Using and Finding an Alcoholism Treatment Center
Going to an alcoholism treatment center will only have a positive effect on an alcoholic if the alcoholic is willing and ready to get better.
There are alcoholism treatment centers all over the country. People frequently refer to the as "Betty Ford" centers because former First Lady Betty Ford had a drinking problem and was a huge advocate of alcoholism treatment. These centers are different in location, cost and style, but they all have one mission — to help alcoholics recover from their disease.
These centers isolate the alcoholic from any kind of addictive substance. This includes keeping them away from mouthwash and other alcohol-based products. It is not beyond a desperate alcoholic to drink a bottle of mouthwash or cough syrup just to get their "high." The centers then use a combination of support groups, group therapy, individual theory and faith-based initiatives to help the alcoholic recover.
The idea behind these centers is that an isolated setting where an alcoholic has no access to alcohol and is relieved from his or her daily life and routine, will help them fully focus on recovering. Alcoholism treatment professionals try to help the alcoholics understand why they drink. They also help them learn how to resist alcohol.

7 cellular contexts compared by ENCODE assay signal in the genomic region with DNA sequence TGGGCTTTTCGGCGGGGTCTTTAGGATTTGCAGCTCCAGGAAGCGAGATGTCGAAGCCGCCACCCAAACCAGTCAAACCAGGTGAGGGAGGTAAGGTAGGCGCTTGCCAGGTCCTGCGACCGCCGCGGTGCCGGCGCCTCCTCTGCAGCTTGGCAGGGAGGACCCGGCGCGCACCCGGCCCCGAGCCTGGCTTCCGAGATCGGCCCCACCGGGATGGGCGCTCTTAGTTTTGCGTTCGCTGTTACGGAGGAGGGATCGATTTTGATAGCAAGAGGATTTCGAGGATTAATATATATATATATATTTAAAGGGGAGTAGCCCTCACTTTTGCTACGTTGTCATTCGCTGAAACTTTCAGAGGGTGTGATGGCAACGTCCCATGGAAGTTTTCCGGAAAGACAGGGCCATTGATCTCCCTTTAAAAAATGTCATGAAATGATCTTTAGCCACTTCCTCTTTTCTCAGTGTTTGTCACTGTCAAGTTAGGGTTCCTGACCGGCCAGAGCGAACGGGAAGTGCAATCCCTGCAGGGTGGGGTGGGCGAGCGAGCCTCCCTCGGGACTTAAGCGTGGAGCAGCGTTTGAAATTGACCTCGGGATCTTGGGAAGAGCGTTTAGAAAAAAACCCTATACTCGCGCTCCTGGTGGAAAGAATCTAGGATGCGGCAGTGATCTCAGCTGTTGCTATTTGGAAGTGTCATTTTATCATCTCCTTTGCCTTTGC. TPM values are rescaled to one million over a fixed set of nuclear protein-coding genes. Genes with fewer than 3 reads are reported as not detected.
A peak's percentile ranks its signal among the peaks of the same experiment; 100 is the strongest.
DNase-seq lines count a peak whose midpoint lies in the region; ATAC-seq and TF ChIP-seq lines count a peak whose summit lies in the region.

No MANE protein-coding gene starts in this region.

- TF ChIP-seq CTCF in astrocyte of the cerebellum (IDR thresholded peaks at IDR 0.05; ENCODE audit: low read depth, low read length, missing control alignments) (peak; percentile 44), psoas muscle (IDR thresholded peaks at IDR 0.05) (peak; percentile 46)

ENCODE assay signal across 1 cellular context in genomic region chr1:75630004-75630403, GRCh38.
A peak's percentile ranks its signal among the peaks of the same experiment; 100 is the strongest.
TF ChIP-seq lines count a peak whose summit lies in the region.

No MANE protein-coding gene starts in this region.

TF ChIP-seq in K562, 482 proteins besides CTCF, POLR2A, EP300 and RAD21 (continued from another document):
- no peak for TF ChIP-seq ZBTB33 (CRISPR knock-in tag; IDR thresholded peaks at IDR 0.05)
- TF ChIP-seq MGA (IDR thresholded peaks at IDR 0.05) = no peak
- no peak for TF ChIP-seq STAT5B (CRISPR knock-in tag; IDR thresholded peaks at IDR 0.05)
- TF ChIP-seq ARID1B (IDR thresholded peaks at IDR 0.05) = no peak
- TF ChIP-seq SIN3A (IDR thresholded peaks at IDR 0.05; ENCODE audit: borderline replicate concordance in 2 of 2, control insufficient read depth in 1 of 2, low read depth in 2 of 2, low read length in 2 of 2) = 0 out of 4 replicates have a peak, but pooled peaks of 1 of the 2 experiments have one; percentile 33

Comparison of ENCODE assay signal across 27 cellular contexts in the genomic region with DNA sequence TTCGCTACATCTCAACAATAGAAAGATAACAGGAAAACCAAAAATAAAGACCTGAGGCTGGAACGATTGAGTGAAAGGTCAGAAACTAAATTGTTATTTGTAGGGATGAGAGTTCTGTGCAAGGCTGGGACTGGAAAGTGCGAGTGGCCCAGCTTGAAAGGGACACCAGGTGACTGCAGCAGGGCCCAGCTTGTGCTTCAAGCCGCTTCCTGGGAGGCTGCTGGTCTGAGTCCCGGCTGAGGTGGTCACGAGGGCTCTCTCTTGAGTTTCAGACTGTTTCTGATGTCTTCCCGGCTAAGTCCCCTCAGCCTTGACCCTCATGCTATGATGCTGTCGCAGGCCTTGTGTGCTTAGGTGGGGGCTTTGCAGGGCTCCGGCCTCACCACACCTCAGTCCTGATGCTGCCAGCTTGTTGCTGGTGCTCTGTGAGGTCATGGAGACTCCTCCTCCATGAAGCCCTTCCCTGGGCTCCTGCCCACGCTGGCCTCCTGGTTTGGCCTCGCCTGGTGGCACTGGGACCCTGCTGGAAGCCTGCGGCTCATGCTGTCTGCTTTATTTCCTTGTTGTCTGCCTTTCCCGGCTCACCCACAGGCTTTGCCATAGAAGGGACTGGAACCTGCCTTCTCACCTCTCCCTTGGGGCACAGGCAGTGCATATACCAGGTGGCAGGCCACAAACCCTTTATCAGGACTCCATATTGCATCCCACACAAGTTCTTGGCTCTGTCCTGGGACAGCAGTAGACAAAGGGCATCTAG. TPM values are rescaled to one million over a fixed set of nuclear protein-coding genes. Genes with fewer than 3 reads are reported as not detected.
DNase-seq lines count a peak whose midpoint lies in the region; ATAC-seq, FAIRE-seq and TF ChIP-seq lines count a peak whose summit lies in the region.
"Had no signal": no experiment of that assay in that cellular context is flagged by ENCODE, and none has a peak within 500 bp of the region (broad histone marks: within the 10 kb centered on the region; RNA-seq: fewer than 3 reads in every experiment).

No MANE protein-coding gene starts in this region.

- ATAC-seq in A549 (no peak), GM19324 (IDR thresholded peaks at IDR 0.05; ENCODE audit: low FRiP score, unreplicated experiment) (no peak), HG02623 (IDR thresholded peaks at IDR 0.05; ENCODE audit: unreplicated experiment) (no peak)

For many people, alcoholism treatment centers are a last resort. Many times alcoholics will try different types of treatment before they agree to, or are court ordered to check into an alcoholism treatment center. Many alcoholics first try to quite drinking cold turkey. This means they just stop drinking. This technique does not work for a true alcoholic because the nature of the disease prohibits them from resisting alcohol. Even if they make it for a few days, they’ll probably experience alcohol withdrawal. Alcohol withdrawal includes excessive sweating, headaches, nausea and hallucination. This is an extremely difficult thing to deal with and will usually drive the alcoholic to drink before the week is out.
Alcoholics who get in trouble with the law frequently get court ordered to go on prescribed medications that are designed to stop their drinking. Antabuse and ReViaTM are two common medications used for this purpose. They work by making the alcoholic sick as soon as they take a drink. However, many alcoholics will drink anyway. Those that don’t usually resume drinking when they’re no longer on the medications.
Alcoholics will also try to go to support groups such as Alcoholics Anonymous (AA) well before they go to an alcoholisms treatment center. AA is effective however, the alcoholic continues their normal life while attending these meetings so they’re not kept away from alcohol.
An alcoholic that has tried several times to quit drinking on their own but failed, might decide to go to an alcoholism treatment center.